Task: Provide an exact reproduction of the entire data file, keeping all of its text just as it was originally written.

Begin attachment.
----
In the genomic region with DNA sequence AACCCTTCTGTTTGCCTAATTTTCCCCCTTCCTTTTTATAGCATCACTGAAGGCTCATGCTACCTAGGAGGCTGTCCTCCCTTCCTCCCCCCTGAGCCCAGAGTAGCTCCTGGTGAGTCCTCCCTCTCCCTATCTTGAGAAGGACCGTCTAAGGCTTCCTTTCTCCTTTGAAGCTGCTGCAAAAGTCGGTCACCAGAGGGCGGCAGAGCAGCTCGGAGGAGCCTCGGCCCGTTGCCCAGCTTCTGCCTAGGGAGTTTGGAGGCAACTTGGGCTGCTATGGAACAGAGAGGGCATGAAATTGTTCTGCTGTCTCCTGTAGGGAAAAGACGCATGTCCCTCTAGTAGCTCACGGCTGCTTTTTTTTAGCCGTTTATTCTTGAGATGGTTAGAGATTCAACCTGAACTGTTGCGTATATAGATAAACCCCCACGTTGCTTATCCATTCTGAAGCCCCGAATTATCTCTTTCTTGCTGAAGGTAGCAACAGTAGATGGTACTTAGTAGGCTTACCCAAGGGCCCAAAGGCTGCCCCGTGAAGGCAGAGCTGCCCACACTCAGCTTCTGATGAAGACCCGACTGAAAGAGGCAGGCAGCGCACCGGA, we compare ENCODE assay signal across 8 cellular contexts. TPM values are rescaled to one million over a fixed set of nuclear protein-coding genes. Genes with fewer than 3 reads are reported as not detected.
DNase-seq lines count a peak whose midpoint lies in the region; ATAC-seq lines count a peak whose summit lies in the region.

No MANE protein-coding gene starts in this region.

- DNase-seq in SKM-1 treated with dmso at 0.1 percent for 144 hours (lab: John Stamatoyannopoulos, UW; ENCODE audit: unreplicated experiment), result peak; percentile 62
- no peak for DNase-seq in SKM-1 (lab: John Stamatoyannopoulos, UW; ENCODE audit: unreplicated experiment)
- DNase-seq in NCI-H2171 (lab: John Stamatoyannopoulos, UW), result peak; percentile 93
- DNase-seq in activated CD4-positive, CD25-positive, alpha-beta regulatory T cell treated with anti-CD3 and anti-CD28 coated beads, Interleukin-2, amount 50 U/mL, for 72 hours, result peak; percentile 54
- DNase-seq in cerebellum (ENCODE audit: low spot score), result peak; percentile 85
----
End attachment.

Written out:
In the genomic region with DNA sequence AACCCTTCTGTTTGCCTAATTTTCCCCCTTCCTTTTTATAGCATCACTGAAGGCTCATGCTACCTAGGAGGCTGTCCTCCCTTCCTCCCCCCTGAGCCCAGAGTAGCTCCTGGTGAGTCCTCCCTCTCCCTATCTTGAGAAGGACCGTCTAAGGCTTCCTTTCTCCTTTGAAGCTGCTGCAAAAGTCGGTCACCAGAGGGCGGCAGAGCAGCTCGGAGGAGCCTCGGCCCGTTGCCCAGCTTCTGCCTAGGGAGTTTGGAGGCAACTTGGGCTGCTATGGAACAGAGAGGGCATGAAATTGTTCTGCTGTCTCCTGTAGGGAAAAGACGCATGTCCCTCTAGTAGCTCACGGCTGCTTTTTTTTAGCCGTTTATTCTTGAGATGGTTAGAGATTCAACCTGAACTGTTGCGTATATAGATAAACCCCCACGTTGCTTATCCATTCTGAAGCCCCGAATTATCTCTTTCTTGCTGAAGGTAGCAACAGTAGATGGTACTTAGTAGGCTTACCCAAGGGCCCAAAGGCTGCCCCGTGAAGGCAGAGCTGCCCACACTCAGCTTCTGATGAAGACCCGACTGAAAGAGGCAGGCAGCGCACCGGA, we compare ENCODE assay signal across 8 cellular contexts. TPM values are rescaled to one million over a fixed set of nuclear protein-coding genes. Genes with fewer than 3 reads are reported as not detected.
DNase-seq lines count a peak whose midpoint lies in the region; ATAC-seq lines count a peak whose summit lies in the region.

No MANE protein-coding gene starts in this region.

- DNase-seq in SKM-1 treated with dmso at 0.1 percent for 144 hours (lab: John Stamatoyannopoulos, UW; ENCODE audit: unreplicated experiment), result peak; percentile 62
- no peak for DNase-seq in SKM-1 (lab: John Stamatoyannopoulos, UW; ENCODE audit: unreplicated experiment)
- DNase-seq in NCI-H2171 (lab: John Stamatoyannopoulos, UW), result peak; percentile 93
- DNase-seq in activated CD4-positive, CD25-positive, alpha-beta regulatory T cell treated with anti-CD3 and anti-CD28 coated beads, Interleukin-2, amount 50 U/mL, for 72 hours, result peak; percentile 54
- DNase-seq in cerebellum (ENCODE audit: low spot score), result peak; percentile 85